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Space Photos of the Week: Packaging for Mars

This odd zigzagging terrain is part of the Mars south pole. These odd features are a result of the March…

This odd zigzagging terrain is part of the Mars south pole. These odd features are a result of the March season changes. Since the water ice formed during the winter dries, the ice dries under the evaporator and leaves these irregular shapes. By observing seasonal changes on Mars with the HiRise camera aboard the Mars Reconnaissance Orbiter, researchers can control the larger climate picture of our dusty planetary neighbor.

After traveling to the southern poles, we are now in the northern poles in the spring. This synaptic pattern is caused by slow defrosting of carbon dioxide on the surface. When the planet warms in spring, the ice is evaporating and leaves behind this elaborate polygon pattern. The bluish spots here are carbon dioxide nuts. This photo was taken by the HiRise Camera 2008, when NASA tried to determine where to place its Phoenix landlord.

This special photo is a first for all space exploration. This is Mars seen by one of MarCO CubeSats that traveled beside InSight on its way to Mars. The two CubeSats and InSight launched from the ground on an Atlas V rocket. When they were far enough away, the rocket released the trio, and they traveled together to Mars. This wide-angle view shows that Mars is huge in the background, while the high gain antenna is seen to the right of the frame. When MarCO-B took this photo, it had just completed its primary mission: The couple miniatellites relayed real-time data back to earth under “7 minutes terror”, which is when InSight plunged through the Mars atmosphere and down to the surface.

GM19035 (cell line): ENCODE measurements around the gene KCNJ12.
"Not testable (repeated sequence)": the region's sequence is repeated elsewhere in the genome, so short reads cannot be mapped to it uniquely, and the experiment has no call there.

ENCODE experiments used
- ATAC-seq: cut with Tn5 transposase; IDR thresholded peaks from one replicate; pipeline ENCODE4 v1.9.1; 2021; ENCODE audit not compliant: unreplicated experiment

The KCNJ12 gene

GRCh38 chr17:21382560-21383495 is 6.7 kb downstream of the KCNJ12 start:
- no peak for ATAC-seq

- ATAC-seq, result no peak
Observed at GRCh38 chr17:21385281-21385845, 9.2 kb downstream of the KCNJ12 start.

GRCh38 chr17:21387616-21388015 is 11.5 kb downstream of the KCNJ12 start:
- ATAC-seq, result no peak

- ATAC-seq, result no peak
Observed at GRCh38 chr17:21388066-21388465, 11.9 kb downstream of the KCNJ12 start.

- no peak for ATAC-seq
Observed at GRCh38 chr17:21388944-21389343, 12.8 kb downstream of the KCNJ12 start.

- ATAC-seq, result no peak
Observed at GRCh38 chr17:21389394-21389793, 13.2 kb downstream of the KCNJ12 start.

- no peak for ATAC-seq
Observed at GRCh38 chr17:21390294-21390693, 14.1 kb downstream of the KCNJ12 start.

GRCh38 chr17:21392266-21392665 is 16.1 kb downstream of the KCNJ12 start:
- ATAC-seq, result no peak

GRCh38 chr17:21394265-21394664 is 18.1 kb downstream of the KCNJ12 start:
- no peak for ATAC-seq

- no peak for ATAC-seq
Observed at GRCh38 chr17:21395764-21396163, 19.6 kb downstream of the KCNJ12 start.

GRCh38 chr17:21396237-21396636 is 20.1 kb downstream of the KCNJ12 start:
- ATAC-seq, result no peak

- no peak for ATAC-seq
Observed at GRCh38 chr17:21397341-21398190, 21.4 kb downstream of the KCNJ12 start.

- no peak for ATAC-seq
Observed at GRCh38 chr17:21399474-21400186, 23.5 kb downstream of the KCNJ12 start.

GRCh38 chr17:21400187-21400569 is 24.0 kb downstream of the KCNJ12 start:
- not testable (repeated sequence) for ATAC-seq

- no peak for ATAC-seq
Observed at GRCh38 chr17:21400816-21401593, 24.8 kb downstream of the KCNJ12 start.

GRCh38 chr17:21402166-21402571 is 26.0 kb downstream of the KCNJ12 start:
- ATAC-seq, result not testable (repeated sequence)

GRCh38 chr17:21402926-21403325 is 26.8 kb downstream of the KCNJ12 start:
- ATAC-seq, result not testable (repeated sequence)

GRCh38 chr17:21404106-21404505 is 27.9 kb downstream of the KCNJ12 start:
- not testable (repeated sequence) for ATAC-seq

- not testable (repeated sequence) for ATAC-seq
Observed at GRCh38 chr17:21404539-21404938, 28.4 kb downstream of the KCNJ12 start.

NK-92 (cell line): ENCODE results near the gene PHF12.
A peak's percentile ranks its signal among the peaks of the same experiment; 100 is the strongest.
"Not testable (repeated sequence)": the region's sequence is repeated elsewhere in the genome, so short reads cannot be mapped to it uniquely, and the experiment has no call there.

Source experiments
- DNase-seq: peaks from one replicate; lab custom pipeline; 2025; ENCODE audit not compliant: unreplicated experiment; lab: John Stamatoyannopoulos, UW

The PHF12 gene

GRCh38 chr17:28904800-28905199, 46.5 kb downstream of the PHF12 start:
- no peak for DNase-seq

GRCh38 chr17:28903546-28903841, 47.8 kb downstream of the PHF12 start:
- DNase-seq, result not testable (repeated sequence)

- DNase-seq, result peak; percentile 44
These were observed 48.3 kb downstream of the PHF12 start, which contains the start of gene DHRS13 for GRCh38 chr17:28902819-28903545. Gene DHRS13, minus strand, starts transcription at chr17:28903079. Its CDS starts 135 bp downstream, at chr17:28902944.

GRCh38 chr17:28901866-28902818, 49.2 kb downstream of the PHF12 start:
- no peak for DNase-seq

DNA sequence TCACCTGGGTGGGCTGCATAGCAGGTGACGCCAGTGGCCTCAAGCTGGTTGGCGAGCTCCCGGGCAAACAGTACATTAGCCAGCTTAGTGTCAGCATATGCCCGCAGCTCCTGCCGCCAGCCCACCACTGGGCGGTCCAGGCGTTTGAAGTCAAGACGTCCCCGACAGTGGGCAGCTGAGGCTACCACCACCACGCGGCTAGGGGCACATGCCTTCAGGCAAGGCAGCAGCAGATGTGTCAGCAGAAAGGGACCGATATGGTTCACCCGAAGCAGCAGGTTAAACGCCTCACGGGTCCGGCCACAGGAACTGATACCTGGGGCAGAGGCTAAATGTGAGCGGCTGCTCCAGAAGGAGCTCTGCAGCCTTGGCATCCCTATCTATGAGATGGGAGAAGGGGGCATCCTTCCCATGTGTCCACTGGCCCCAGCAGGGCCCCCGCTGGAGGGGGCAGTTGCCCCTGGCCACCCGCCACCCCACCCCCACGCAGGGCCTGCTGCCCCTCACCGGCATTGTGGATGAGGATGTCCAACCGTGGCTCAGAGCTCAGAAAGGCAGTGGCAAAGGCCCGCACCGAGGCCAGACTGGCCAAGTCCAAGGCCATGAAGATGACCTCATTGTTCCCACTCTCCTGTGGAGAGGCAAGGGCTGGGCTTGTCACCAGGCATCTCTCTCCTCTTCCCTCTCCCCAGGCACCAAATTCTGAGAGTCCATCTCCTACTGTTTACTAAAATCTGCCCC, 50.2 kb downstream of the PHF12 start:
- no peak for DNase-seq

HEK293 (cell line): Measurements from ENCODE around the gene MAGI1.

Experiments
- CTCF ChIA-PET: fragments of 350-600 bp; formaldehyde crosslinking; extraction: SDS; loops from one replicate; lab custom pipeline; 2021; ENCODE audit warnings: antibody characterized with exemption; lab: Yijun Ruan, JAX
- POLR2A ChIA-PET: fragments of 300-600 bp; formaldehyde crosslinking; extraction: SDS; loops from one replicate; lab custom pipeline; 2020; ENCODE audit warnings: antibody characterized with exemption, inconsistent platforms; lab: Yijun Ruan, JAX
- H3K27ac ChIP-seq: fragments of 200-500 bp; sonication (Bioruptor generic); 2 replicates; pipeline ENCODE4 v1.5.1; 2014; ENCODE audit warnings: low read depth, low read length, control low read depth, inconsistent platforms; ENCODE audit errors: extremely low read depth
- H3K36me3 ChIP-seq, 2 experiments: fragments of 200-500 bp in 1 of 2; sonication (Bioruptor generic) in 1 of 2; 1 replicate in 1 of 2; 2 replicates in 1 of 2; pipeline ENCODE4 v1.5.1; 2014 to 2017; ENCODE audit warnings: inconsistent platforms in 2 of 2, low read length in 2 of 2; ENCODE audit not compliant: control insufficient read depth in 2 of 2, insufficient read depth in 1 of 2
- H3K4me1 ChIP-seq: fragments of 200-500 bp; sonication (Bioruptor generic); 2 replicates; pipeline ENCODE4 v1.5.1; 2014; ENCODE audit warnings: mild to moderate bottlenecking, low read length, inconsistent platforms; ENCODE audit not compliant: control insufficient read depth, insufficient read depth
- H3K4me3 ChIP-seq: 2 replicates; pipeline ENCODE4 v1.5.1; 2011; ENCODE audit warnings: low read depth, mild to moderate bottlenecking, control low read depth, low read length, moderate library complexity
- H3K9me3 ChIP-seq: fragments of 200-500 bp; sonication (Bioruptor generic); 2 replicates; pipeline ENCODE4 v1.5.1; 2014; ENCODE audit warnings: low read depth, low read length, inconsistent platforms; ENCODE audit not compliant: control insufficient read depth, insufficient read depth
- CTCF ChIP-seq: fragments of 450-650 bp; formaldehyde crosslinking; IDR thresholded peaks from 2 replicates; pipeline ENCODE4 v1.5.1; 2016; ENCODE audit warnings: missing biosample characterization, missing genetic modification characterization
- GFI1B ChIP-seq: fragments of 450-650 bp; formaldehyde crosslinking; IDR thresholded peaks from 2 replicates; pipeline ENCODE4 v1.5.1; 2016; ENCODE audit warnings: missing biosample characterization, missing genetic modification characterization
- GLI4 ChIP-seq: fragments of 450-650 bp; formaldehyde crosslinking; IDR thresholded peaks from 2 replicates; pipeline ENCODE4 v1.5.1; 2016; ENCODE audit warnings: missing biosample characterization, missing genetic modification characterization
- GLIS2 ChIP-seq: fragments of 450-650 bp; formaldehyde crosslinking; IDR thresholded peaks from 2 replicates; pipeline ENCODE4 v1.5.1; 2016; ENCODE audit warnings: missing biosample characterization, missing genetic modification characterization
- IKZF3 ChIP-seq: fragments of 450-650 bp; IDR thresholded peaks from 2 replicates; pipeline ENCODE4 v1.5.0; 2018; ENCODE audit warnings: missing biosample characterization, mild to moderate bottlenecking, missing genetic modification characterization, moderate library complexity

This colorful cloud is called the Rosetta nebula, and it is what is called an emission bullet. When gas and dust collide, new stars are created, and the power of these star births drives the surrounding gas and dust away. During that process, it begins to glow as a result of radiation from the formation of the stars. This image was captured by the European Southern Observatory’s very large telescope in Chile.

Meet Apep-a binary star system that has never been depicted. The image, taken by the European Southern Observatory’s very large telescope, shows a few stars that intersect. Their interaction causes huge starwinds that drive gas and dust around the dance and leave behind this swirling dust cloud.

Abel 1

033 runs boldly, where no galaxy clusters have passed. It is formed as USS Enterprise from Star Trek but unfortunately it is not a secret spacecraft spacecraft but an odd residue remains of a collision of two galaxy clusters. Galaxy clusters are the largest known objects in the universe – they can contain thousands of galaxies each bound by gravity. However, the gas around them can have as much as six times the mass of all galaxies in combination, and that gas is difficult to see in visible light only. By combining data from the Chandra X-Ray Observatory, seen here in purple and radio observations seen in blue, the full shape created by the interaction becomes visible.

Welcome to Mars, InSight! This Mars image, captured by the European Space Agency’s Mars Express Orbiter, shows a region called Elysium Planitia, where InSight just landed. (There is variety between the black dot at the bottom right and the raised candy tube at 3 o’clock.) The farmer will work there for two years while studying the interior of the planet, searching for marsquakes and studying the heat from below the surface. The area where InSight has established the store is away from hills and volcanic remains, and that’s good because InSight needed a very flat and “dull” place to live on Mars. And now Insight has a friendly (kind of) neighbor – it’s only a few hundred miles north of where the roots of curiosity flow around.

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